Friday, November 27, 2020

Public Feedback Sought for Scenic Byway Signs

Sign designs The Adirondack North Country Association (ANCA) and Adirondack Research, LLC are seeking public input on a series of interpretive signs that will be placed along the Central Adirondack Trail Scenic Byway — a scenic corridor that follows Route 28 through the Hudson River watershed.

In two public sessions held in North Creek and Indian Lake last year, over 40 community members provided input that informed the themes and content of the six interpretive signs. Drafts of the first three signs, with textual content and illustrations, will be on display at the Tannery Pond Community Center in North Creek and Byron Park building in Indian Lake until December 15, 2020. They can also be viewed online at ​www.adkres.org/scenic-byways/​(digital samples of the signs and a questionnaire for submitting reviews are available online).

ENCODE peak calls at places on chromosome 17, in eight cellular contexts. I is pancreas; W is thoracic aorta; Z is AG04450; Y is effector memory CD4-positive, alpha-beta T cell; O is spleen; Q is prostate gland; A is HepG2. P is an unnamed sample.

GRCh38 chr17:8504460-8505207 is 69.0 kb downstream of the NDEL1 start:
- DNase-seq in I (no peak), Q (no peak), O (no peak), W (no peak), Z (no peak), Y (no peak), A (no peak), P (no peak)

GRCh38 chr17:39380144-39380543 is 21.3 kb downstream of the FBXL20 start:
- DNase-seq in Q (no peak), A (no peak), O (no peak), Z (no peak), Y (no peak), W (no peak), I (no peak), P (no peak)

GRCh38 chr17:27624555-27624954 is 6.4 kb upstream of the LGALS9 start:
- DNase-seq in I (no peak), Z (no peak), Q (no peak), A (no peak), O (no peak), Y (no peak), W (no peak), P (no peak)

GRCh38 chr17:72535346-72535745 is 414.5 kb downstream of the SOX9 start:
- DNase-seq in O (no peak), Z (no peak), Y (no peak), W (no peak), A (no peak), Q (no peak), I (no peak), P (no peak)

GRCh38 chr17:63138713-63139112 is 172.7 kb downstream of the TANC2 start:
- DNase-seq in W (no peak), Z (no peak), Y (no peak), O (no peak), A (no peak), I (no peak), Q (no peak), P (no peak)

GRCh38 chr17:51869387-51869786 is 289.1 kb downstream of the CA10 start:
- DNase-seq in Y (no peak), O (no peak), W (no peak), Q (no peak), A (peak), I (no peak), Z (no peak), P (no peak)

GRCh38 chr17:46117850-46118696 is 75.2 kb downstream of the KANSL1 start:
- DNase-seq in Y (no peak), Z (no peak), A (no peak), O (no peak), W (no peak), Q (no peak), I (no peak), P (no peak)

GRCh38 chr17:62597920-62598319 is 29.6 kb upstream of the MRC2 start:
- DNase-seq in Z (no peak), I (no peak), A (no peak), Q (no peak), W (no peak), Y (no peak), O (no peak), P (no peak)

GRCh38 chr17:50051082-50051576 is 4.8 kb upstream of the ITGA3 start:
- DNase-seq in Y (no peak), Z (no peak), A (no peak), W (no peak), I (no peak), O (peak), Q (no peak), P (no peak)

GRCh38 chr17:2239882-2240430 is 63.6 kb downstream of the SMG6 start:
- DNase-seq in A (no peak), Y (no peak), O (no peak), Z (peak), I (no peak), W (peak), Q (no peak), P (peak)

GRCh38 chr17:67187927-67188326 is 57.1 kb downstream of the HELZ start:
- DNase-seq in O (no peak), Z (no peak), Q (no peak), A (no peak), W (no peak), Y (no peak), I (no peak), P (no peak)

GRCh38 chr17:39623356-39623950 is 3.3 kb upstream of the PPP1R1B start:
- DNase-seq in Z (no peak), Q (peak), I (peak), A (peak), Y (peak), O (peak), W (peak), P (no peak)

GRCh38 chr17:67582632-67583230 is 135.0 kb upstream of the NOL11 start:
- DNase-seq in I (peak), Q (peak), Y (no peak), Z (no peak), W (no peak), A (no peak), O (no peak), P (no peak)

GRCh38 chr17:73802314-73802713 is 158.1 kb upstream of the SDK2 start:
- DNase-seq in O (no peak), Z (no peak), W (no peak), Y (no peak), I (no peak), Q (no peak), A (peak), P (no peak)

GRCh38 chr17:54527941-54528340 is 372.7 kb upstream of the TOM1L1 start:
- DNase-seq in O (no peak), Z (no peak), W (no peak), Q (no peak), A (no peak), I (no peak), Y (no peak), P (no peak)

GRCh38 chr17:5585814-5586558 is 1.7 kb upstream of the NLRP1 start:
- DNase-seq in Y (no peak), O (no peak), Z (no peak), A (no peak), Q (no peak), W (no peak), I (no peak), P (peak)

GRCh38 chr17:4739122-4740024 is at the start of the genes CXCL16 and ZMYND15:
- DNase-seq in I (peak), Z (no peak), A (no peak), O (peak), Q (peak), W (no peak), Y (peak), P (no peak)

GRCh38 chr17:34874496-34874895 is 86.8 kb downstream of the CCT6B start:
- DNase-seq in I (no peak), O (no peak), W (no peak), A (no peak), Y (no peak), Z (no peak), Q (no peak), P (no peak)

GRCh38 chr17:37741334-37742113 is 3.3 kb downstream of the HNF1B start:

“Public input has played a major role in the development of these designs,” said Adirondack Research Director Ezra Schwartzberg. “We are eager to share the drafts with local communities and hear what they have to say. We want residents and businesses to be proud of this project and to benefit from it for years to come.”

Topics for the signs include: “The Forest Preserve and Fire Towers,” “What to Do on the Byway,” “Transportation in and around the Route 28 Corridor,” “North River Past and Present,” “Forest and Forest Industry” and “Recreation and Wildlife.”

ANCA, an economic nonprofit that serves 14 counties in northern New York, is leading the project to update and enhance interpretive opportunities along the Central Adirondack Trail Scenic Byway, which travels 150 miles through the heart of the Adirondack Park, from Glens Falls to Rome. The signs are intended to help promote environmental and economic sustainability by highlighting the natural, historic, cultural, scenic and recreational attributes of landscapes and waterways along the route.

The signage project is being completed by Adirondack Research as part of the New York State Scenic Byways Program managed by the Adirondack North Country Association, funded by the Federal Highway Administration and administered by the New York State Department of Transportation.

 

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